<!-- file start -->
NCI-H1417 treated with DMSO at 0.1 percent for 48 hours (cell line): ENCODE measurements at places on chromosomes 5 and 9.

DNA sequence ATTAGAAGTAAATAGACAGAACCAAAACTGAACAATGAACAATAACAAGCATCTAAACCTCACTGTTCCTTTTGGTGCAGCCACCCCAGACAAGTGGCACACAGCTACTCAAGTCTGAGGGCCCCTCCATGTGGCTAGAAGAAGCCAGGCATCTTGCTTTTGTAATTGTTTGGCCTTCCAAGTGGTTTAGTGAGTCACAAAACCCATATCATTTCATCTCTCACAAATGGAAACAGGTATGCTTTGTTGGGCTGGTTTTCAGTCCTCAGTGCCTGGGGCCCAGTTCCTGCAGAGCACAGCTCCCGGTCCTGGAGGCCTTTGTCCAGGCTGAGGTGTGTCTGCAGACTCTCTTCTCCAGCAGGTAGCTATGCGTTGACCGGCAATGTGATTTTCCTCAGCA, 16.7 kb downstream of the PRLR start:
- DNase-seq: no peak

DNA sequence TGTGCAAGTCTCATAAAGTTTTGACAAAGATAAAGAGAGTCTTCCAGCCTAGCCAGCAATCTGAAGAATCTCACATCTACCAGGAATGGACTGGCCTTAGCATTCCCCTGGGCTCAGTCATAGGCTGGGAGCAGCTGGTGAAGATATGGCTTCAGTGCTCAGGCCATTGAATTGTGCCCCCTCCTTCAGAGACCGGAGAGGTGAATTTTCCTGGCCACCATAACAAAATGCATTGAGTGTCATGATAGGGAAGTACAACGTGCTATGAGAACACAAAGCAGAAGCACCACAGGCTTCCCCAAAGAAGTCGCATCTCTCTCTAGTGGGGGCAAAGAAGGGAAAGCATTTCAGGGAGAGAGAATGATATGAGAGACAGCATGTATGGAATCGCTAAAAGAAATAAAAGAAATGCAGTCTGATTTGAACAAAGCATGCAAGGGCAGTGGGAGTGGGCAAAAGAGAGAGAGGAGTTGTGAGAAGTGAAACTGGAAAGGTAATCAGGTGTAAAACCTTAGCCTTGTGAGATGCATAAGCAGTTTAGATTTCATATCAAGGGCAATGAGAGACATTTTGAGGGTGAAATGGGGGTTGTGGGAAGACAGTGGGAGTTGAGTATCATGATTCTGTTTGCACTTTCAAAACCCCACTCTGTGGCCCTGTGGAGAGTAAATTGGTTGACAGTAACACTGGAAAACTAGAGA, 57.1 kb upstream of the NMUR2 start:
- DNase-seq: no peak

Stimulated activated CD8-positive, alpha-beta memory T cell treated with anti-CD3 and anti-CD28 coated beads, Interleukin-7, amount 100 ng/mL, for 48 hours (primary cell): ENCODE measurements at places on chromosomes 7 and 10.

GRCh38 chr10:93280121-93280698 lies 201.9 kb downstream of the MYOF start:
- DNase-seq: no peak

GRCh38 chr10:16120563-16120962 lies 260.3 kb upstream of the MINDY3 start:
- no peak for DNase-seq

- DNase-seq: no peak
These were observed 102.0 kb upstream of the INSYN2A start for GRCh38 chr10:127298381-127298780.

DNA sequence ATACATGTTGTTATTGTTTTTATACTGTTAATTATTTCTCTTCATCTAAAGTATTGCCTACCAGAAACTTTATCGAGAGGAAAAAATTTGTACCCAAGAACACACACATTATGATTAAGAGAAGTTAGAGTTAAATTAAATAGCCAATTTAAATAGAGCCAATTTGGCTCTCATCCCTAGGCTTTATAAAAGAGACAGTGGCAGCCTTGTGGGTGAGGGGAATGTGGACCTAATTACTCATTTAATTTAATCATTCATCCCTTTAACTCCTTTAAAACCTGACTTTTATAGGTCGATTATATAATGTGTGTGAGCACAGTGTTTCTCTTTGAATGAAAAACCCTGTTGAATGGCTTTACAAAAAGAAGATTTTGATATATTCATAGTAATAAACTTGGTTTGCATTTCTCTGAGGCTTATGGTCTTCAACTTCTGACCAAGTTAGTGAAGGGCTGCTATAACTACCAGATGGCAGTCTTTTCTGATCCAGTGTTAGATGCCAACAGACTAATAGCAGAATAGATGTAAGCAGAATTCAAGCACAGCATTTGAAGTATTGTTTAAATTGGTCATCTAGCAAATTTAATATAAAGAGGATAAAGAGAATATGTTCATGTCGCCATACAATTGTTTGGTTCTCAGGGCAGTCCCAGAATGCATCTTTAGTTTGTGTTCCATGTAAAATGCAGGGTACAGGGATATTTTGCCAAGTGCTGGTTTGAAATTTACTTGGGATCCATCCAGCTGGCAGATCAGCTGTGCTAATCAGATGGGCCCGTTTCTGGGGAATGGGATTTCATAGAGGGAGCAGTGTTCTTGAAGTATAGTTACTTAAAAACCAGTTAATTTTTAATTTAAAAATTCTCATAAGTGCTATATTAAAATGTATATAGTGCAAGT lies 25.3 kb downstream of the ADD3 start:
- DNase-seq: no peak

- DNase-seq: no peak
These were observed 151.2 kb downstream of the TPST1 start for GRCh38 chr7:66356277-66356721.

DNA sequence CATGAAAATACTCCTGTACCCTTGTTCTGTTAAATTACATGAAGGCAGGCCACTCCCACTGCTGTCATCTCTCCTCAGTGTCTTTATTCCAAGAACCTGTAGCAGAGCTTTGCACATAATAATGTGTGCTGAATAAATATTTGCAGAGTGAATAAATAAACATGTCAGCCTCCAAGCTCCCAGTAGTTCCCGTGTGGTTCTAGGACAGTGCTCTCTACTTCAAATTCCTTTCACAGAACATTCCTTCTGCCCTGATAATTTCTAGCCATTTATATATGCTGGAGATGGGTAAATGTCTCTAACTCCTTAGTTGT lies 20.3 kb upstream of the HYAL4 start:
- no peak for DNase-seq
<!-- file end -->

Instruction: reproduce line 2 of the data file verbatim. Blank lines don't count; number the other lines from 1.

DNA sequence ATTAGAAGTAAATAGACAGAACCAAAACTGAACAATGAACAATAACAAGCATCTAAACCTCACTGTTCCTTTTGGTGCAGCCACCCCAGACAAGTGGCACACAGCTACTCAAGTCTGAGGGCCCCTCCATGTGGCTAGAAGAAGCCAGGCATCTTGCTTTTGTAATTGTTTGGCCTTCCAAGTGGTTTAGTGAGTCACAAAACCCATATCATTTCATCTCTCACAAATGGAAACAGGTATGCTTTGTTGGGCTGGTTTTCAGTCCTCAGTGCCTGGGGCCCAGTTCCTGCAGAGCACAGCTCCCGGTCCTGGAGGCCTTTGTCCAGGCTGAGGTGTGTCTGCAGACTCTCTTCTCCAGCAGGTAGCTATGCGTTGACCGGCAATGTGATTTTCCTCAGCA, 16.7 kb downstream of the PRLR start: